A spill of approximately 23,100 gallons of crude oil in Colombia in early March has left havoc and devastation in its wake. It's been reported that 2400 animals including cattle, birds, fish, and reptiles have been killed by the oil. Additionally, the spills have contaminated nearby rivers and streams, harming local families by eliminating a source of clean drinking water and forcing the relocation of around 70 people.

Source: EcoWatch

In its latest quarterly report, clothing retailer H&M outlined its buildup of $4.3 billion worth of unsold clothes. This is, by all measures, a bad sign for the already-struggling fast-fashion giant. While the CEO argued that H&M opening 220 new stores and expanding internet sales required the company to stock up on inventory, others are blaming poor management and a lack of competitiveness, which has allowed Amazon to gradually edge them out of the retail game. There is a silver lining, however: H&M's hometown of Vasteras, Sweden often derives energy from burning defective products, so, thanks to this overstock, they'll have plenty of fuel in coming years.

Source: New York Times, Bloomberg

Despite constituting 47 percent of the national workforce, women comprise just 33 percent of Donald Trump's appointments. That's according to an analysis by The Atlantic which showed that the Trump administration, with a cabinet of 19 men and just five women, is the most predominantly male administration since the Reagan administration. They also found that this skew was heaviest in the departments of Agriculture, Commerce, Defense, Labor, Treasury, and Veterans Affairs, where male appointees by Trump outnumbered women by as much as four to one. Meanwhile, Trump has appointed only a few women to top positions, such as UN Ambassador Nikki Haley and Education Secretary Betsy DeVos, with the head of conservative women's group Maggie's List stating, "We are seeing more women in prominent positions that we never thought we'd see before and that's thanks to President Trump." That assertion, however, is simply not true.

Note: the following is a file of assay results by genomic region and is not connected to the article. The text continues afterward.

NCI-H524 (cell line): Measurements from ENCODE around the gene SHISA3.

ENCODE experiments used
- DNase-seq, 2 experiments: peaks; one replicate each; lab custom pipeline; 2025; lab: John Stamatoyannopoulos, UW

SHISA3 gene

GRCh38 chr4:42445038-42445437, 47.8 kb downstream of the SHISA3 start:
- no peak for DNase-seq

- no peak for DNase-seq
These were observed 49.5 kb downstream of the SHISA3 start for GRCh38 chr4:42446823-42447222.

Source: The Atlantic

Questions are emerging about Tesla Motor's viability going forward. The tech company—which manufactures sleek, advanced electric and driverless cars and is owned by unconventional billionaire Elon Musk—is seeing its once bright future outlook questioned after a series of bungles. While investors were initially enamored with the innovative company, whose market cap rapidly shot past GM and Ford, the combination of a bad driverless car rollout and a credit downgrade sent its stock barreling down in April. While the stock has rebounded some, there are many questions still swirling about whether or not Tesla is moving forward too hastily in its endeavor for greatness.

Source: New York Times

After the mass shooting that killed 17 people at Marjory Stoneman Douglas High School in February, President Trump vowed to train and arm teachers to secure schools and stop future massacres. At the time, chemistry teacher Sean Simpson was interviewed on MSNBC about his thoughts on arming teachers. "There are some of us that are willing to take the training if it was offered and probably be another line of defense," said Simpson, adding, "I'm not sure if it's the answer." In early April, Simpson was arrested after he left his Glock in a beach restroom. By the time Mr. Simpson realized it was missing and returned to the restroom, a homeless man who was drunk had picked it up and fired a bullet into a wall.

The original print version of this article was titled:
"While You Were Sleeping"